“I have no idea what he plans to do,” Sen. Roy Blunt, a Republican who is usually aligned with the President, said on Thursday.
Politicians immune from pain
In the past, when the government was about to shut down around Christmas, presidents and lawmakers stayed behind in Washington to figure it out. Even Trump skipped his Florida vacation two years ago as agencies shuttered.
So, too, have the country’s leaders typically attempted some form of in-the-trenches solidarity with their constituents when the going gets tough — like, for example, when health experts advise against holiday travel and gatherings with family.
But conventional practices have mostly disappeared in the four years Trump has been president. And no one really thinks twice anymore when Trump — despite claims by the White House that his schedule is packed with phone calls and meetings — pays another visit to one of his golf clubs while millions of Americans go hungry at Christmas.
Having already forced suffering Americans to wait months for more economic relief from the ravages of the coronavirus, it does not appear elected officials will figure out how to move forward anytime soon.
“We were assured that the President would sign the bill,” Blunt told reporters Thursday, casually suggesting the President may not understand what is in it — something of an understatement given the President’s conflation of the Covid stimulus and government funding packages, and his fury over spending figures he proposed himself in his budget this year.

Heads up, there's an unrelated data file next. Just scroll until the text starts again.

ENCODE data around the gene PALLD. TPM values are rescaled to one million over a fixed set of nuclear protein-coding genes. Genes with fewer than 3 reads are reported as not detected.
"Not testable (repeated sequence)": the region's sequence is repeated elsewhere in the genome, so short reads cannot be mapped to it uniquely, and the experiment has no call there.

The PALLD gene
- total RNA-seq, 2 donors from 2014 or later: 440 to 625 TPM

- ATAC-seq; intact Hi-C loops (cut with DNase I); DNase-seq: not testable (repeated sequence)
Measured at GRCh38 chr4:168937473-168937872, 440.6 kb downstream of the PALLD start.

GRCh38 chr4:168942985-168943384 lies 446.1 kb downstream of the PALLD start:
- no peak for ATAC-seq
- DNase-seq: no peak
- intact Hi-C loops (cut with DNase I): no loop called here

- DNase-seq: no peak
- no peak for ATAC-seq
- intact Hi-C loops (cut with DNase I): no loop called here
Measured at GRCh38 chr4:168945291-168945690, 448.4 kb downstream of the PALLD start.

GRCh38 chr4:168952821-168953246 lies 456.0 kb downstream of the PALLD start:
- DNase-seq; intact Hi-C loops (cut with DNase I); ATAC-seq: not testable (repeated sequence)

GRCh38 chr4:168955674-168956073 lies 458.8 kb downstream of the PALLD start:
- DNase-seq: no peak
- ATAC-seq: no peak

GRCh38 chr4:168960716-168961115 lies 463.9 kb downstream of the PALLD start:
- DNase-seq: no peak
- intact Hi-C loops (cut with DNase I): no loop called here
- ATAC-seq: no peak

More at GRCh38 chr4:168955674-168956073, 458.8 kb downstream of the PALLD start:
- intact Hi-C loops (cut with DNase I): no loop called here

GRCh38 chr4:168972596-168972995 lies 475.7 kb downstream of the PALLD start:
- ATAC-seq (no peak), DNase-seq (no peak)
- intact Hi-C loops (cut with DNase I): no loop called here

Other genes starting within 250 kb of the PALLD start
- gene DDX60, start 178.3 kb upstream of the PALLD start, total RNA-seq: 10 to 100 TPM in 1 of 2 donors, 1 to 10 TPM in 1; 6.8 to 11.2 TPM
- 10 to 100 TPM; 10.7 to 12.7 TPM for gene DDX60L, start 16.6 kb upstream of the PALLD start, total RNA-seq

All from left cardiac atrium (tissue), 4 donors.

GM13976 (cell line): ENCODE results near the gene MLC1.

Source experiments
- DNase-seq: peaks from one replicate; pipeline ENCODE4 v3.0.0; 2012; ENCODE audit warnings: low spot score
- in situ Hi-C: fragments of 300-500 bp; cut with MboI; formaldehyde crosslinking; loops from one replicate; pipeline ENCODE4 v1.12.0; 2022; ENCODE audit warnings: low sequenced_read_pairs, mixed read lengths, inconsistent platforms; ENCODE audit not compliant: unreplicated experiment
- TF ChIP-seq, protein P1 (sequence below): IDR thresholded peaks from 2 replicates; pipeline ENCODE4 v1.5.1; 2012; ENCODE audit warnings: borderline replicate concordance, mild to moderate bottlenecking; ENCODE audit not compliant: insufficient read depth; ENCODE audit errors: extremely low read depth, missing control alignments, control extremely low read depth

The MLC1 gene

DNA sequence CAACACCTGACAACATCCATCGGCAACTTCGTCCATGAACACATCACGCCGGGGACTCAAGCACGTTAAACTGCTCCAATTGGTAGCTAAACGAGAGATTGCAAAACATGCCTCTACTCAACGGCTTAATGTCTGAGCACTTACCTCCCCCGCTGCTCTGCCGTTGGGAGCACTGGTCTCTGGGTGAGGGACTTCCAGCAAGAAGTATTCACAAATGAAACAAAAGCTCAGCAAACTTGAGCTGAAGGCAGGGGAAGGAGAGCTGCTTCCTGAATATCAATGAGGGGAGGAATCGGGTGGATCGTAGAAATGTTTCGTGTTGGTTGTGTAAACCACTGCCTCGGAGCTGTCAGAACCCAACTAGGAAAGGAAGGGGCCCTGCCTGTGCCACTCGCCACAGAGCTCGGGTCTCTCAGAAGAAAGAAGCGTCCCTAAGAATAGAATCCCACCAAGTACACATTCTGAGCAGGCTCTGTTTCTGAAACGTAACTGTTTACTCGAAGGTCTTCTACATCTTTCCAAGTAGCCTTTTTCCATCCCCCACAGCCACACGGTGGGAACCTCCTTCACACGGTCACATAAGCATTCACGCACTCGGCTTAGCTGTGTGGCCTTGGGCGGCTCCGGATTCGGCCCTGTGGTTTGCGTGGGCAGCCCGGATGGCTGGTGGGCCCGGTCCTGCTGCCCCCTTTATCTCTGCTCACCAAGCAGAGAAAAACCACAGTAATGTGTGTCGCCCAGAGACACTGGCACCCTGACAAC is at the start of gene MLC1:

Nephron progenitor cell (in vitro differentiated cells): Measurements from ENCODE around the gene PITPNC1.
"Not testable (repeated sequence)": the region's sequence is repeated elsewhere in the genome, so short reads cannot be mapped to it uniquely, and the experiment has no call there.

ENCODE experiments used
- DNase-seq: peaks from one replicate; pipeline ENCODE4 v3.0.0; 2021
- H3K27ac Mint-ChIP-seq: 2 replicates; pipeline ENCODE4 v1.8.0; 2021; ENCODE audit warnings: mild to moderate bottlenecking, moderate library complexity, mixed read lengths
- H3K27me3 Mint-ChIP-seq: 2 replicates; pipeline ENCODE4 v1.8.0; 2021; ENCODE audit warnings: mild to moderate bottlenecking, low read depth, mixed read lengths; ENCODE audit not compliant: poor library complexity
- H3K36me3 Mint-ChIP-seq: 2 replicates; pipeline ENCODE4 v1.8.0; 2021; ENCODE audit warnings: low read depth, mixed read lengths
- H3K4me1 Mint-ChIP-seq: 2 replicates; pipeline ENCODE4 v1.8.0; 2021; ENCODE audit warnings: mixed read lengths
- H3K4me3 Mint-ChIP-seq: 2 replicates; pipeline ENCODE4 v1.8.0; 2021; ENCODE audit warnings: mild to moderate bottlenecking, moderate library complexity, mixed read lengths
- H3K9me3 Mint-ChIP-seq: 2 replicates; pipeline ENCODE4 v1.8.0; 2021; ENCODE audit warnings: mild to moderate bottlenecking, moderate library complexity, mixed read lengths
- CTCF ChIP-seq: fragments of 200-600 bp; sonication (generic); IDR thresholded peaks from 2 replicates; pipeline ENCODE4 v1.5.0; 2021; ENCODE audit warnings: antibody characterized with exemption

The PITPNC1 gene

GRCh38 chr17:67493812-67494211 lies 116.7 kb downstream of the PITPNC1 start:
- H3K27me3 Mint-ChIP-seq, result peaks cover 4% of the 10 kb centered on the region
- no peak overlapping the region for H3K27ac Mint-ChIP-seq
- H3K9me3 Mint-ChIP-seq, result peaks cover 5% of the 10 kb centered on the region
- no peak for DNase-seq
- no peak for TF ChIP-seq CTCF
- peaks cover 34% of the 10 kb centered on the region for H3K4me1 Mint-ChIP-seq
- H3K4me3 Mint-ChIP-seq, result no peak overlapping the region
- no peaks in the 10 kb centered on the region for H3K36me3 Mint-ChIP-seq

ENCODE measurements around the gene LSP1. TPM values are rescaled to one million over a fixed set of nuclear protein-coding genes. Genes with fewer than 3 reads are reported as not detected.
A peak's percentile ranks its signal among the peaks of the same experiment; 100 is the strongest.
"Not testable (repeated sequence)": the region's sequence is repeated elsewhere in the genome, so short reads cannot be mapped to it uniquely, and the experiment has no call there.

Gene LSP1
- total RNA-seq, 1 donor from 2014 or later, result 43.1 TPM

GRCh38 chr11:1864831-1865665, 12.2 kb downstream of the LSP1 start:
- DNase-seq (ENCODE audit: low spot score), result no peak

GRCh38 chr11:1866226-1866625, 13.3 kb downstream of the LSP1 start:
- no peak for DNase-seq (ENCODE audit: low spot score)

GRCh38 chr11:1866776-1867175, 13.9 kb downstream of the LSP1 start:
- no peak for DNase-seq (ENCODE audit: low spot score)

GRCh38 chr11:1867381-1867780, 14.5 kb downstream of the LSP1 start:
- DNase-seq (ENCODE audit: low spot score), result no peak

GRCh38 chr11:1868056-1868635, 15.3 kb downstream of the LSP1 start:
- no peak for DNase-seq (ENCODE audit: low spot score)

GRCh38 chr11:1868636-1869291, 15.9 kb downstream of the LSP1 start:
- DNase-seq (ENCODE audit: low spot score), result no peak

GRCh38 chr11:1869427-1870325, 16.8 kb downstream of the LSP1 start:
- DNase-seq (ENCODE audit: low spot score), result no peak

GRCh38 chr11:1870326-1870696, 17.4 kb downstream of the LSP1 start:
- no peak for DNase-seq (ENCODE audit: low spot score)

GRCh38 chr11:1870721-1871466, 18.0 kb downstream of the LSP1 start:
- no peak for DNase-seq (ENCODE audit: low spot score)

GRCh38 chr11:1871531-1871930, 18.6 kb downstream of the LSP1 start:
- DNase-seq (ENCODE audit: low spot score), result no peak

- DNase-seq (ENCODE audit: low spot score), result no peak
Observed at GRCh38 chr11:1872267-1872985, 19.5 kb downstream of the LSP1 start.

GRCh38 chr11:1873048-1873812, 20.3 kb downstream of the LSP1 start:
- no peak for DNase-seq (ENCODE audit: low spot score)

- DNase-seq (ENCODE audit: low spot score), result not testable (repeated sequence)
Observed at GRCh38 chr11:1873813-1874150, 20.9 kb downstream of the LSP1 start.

As Republicans work on sorting out what Trump wants, more than 12 million laid-off Americans could lose their unemployment benefits after this weekend, back rent will be due January 1 for millions of tenants and states could lose any unspent funds from the $150 billion that Congress provided earlier this year to state and local governments to help them cover coronavirus-related expenses.
It has left millions of Americans facing deep uncertainty at the end of a difficult year.
“I think that people are scared,” said Karen Pozna, the communications director at the Greater Cleveland Food Bank, on CNN. “You know, they’re scared, there’s been so many people who have lost their jobs or had to take pay cuts. The need was great before the pandemic. It’s continuing now. And I see it continuing well into the new year.”
Trump has made virtually no mention of the pandemic’s toll for weeks; in a video he taped alongside the first lady for Christmas, he left the empathy to his wife while he declared the rollout of recently authorized vaccines “a Christmas miracle,” though the vast majority of Americans won’t have access to shots for months.